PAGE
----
Women play a large role in the U.S. Navy; "You almost get a little addicted to it"

Mercedes Hill is a self-described paper-pusher.

“Logs and records,” she says. “This is where all the paperwork magic happens.”

Mercedes Hill

But few clerical workers get to spend their time in an environment as dynamic as the flight deck of an aircraft carrier.

“The crew that just swapped,” Hill says, amidst the whir of a helicopter’s rotors. “I’m going to get their paperwork and log their flights.”

Hill is a Milwaukee-native and member of the Swamp Foxes, a helicopter squadron onboard the USS Dwight D. Eisenhower.

Mercedes Hill

“Every single part gets tracked,” she says. “And that’s what I’m in charge of.”

She may not be a pilot, but Hill plays an integral role in every mission her squadron flies.

“One number off or one hour off makes a huge difference,” says Hill, stressing that attention to detail is an essential trait. “On a part transfer, or an aircraft being down or parts being overflown.”

Mercedes Hill

And Hill is also exactly the type of person the Navy wants to promote – a fifteen-year vet who has managed to balance her career with life as a single-mother.

“She’s my drive, I love my daughter to death,” says Hill, whose mother lives with her as well and takes care of Elisia when Hill is on deployment. “That moment coming home from deployment is like, ‘Oh man, I missed you so much.’ ”

Over the past thirty years, the percentage of women in the Navy has grown from 8% to 18%. And from ships to planes to submarines, all jobs are open to anyone.

Lieutenant Jr. Grade Katie Diener

“I don’t really think there is a difference being a female in the Navy,” says Lieutenant Jr. Grade Katie Diener. “The military is very accommodating to everyone.”

Diener grew up in Kenosha, and seven years ago traded a job at Rockwell Automation for life as an Assistant Public Affairs Officer.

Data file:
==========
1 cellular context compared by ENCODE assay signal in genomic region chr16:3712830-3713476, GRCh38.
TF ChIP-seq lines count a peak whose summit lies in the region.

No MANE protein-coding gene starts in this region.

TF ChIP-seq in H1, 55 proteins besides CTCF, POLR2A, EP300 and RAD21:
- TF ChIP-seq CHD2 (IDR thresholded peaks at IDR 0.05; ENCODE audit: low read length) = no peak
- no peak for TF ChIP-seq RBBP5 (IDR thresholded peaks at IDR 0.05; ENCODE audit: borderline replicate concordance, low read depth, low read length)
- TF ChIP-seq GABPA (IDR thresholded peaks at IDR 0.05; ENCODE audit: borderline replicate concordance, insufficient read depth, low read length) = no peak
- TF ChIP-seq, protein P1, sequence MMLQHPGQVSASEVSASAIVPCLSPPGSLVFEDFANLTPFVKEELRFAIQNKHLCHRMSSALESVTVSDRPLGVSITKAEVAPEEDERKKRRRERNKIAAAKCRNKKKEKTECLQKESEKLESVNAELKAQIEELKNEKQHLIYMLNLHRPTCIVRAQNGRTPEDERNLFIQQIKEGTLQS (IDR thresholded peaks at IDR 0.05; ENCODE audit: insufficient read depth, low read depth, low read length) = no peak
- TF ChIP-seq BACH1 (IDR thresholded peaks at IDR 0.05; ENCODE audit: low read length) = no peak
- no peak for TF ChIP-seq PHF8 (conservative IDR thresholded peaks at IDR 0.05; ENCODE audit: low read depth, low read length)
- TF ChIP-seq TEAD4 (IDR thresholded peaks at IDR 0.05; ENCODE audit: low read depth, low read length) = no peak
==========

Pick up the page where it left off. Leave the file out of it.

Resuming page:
“Being out on the sea,” she says. “You almost get a little addicted to it.”

On board the USS Eisenhower

Both of these Wisconsin women plan on spending their entire careers in the Navy.

“I’ll stay in until they don’t want me anymore,” Diener states.

And to encourage more to follow suit, the Navy created something called the Career Intermission Program.

On board the USS Eisenhower

Officers and enlisted sailors are able to transfer out of active service for up to three years, while keeping full benefits and the same rank or rate when they resume.

127 sailors have taken advantage of the program since it started seven years ago.

The idea is to give women the flexibility to start a family, while not sacrificing their career.

“Just talking with your kids, letting them know, ‘Hey, Mommy is doing this because we need things,’ ” Hill says of how she explains the long distance. “Or, ‘Mommy is doing this because I want to make your life better than my life was.’ ”

Diener and Hill will tell you there are plenty of benefits to a life in the Navy, both professionally –

“You know, when I’m sitting in a helicopter in the Mediterranean,” says Diener. “You have one of those moments like, ‘This is pretty awesome.’ ”

And personally –

“I was able to pass my GI Bill over to her,” Hill says of her daughter. “So she will have money for college.”

Ensuring a future at home, while protecting American interests abroad.